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Yesterday evening we enjoyed the usual excellent food and friendly efficient service in the perfect company of Elizabeth, Danni, and Andy, at Dynasty Indian restaurant in Brockenhurst. This family grouping is always full of stories, fun, and catching up with current events. So it was then.
When John Keats penned his immortal line ‘Season of mists and mellow fruitfulness’ he was not thinking of Spring. This morning, one could have been forgiven for thinking so. Well, at least the ‘mists’ image. As I stood peering into the film covering Lymington River, a gull winged its way into view, alighted on a circular yellow buoy, and quickly sped off again.
I crossed the road and leant on a rail chatting to a little family who were on their way to the quay for a crabbing expedition. I was able to tell them about the reed beds, and thatching. One little girl told me that her Mummy had a coat like my jacket. “Well, it’s red. But longer”, she added.
On leaving Lymington we followed a pair of cyclists up the hill towards the east. These two had the good sense to stay in single file and on our side of the road. We are accustomed to and accepting of this. Whilst I can fully understand the joy of cycling for exercise, I cannot fathom why anyone would charge around bends on our narrow lanes two abreast. This happened twice today. On the second occasion a large group was involved. Fortunately our vehicle is a Modus, not a large lorry.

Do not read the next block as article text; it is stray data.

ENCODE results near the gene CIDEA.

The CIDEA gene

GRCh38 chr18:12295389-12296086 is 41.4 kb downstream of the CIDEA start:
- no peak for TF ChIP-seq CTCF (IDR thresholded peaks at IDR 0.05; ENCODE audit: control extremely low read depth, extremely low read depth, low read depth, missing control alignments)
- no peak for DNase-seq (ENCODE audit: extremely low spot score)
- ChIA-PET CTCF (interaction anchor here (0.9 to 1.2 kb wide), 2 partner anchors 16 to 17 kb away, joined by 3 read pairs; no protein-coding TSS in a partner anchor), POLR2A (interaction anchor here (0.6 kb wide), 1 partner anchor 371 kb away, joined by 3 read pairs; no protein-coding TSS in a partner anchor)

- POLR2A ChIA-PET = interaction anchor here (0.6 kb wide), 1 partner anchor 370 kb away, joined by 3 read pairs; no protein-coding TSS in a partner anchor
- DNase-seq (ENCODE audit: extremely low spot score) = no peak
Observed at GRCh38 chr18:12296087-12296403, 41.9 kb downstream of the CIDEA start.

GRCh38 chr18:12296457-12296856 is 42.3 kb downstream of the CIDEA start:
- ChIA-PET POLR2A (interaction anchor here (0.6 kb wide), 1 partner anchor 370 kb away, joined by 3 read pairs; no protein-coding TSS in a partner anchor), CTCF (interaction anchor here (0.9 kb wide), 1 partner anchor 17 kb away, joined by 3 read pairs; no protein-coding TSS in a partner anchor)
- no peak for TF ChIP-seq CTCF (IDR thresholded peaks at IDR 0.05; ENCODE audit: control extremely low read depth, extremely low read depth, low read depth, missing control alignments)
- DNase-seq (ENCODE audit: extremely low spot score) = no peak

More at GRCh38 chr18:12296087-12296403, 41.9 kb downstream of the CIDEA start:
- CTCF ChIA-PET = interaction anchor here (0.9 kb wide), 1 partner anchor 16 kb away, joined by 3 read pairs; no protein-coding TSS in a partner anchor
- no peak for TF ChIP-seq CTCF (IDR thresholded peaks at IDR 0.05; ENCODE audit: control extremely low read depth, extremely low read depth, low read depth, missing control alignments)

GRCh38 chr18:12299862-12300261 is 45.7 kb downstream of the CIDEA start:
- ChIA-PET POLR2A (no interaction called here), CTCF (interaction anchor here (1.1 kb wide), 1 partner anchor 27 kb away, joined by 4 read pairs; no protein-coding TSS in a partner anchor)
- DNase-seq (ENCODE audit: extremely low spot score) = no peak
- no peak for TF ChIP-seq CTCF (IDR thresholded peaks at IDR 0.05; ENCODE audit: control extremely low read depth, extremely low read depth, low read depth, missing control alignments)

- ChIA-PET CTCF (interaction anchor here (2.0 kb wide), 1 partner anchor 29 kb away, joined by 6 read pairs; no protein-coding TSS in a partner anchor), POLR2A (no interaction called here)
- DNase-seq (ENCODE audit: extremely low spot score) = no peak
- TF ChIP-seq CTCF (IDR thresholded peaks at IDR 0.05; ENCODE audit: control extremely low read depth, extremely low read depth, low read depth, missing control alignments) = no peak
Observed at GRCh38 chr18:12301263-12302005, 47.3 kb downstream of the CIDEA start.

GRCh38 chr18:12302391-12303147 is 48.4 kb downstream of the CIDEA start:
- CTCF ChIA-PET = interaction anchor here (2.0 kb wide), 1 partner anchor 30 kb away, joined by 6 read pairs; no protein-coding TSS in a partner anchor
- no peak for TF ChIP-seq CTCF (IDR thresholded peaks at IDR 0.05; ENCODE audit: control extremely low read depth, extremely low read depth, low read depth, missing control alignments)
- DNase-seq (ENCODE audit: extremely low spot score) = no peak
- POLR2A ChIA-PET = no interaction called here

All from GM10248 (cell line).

Donkeys were just about visible at Tanner’s Lane. Three grazed in the field against the backdrop of a burgeoning rape crop; another pair chomped on dry seaweed on the shingle.
An angler in a boat would not have been able to see the Isle of Wight behind him; a black-headed gull floated nearer the shore.
As we drove away from the beach, a decidedly grey pony, deviating at the last minute, headed straight for us.
Fat pheasants wandered quite leisurely around this area. Why, we wondered, would one decide to cross Sowley Lane?
Ah. There’s the answer.
Bright purple aubretia lit up the ancient stone wall alongside the ruins of St Leonard’s granary, beside which
drowsed representatives of the usual group of ponies. Before the rains set in, the chestnut against the rusting fence rails would not have been able to enjoy admiring its mirrored image. What, perhaps, these photographs cannot display is the absolutely still silence conveyed by these creatures.
Only the tiny Falabella raised an eyebrow as I approached.
This afternoon a smiling sun warmed the garden from a cloudless blue sky.
This evening we dined on smoked haddock fish cakes, piquant cauliflower cheese, mashed potato and swede, and carrots and broccoli, with which I finished the Comino Nuevo.